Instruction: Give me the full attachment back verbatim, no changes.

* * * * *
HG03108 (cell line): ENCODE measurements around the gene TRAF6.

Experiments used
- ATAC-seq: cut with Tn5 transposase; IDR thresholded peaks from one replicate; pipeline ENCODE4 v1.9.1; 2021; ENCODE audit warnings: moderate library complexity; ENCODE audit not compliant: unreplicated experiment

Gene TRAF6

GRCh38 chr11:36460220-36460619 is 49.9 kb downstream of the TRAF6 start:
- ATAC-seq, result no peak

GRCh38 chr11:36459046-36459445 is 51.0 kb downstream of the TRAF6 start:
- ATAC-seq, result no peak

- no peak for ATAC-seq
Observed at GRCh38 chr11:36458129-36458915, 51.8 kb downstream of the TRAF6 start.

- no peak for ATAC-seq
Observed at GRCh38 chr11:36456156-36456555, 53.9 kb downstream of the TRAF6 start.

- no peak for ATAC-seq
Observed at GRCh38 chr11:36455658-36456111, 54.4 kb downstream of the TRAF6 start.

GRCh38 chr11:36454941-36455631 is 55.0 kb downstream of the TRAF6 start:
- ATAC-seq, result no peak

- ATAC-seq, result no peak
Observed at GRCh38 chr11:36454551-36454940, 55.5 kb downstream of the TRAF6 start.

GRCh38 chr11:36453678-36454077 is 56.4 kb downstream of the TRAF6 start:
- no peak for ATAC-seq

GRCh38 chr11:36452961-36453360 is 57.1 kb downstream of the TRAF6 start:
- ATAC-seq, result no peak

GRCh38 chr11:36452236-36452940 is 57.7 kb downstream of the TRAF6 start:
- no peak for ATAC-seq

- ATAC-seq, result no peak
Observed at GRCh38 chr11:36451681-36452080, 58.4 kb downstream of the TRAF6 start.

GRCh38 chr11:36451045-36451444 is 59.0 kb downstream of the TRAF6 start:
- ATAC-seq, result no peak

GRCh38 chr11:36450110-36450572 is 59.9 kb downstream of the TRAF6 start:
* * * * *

HG03108 (cell line): ENCODE measurements around the gene TRAF6.

Experiments used
- ATAC-seq: cut with Tn5 transposase; IDR thresholded peaks from one replicate; pipeline ENCODE4 v1.9.1; 2021; ENCODE audit warnings: moderate library complexity; ENCODE audit not compliant: unreplicated experiment

Gene TRAF6

GRCh38 chr11:36460220-36460619 is 49.9 kb downstream of the TRAF6 start:
- ATAC-seq, result no peak

GRCh38 chr11:36459046-36459445 is 51.0 kb downstream of the TRAF6 start:
- ATAC-seq, result no peak

- no peak for ATAC-seq
Observed at GRCh38 chr11:36458129-36458915, 51.8 kb downstream of the TRAF6 start.

- no peak for ATAC-seq
Observed at GRCh38 chr11:36456156-36456555, 53.9 kb downstream of the TRAF6 start.

- no peak for ATAC-seq
Observed at GRCh38 chr11:36455658-36456111, 54.4 kb downstream of the TRAF6 start.

GRCh38 chr11:36454941-36455631 is 55.0 kb downstream of the TRAF6 start:
- ATAC-seq, result no peak

- ATAC-seq, result no peak
Observed at GRCh38 chr11:36454551-36454940, 55.5 kb downstream of the TRAF6 start.

GRCh38 chr11:36453678-36454077 is 56.4 kb downstream of the TRAF6 start:
- no peak for ATAC-seq

GRCh38 chr11:36452961-36453360 is 57.1 kb downstream of the TRAF6 start:
- ATAC-seq, result no peak

GRCh38 chr11:36452236-36452940 is 57.7 kb downstream of the TRAF6 start:
- no peak for ATAC-seq

- ATAC-seq, result no peak
Observed at GRCh38 chr11:36451681-36452080, 58.4 kb downstream of the TRAF6 start.

GRCh38 chr11:36451045-36451444 is 59.0 kb downstream of the TRAF6 start:
- ATAC-seq, result no peak

GRCh38 chr11:36450110-36450572 is 59.9 kb downstream of the TRAF6 start: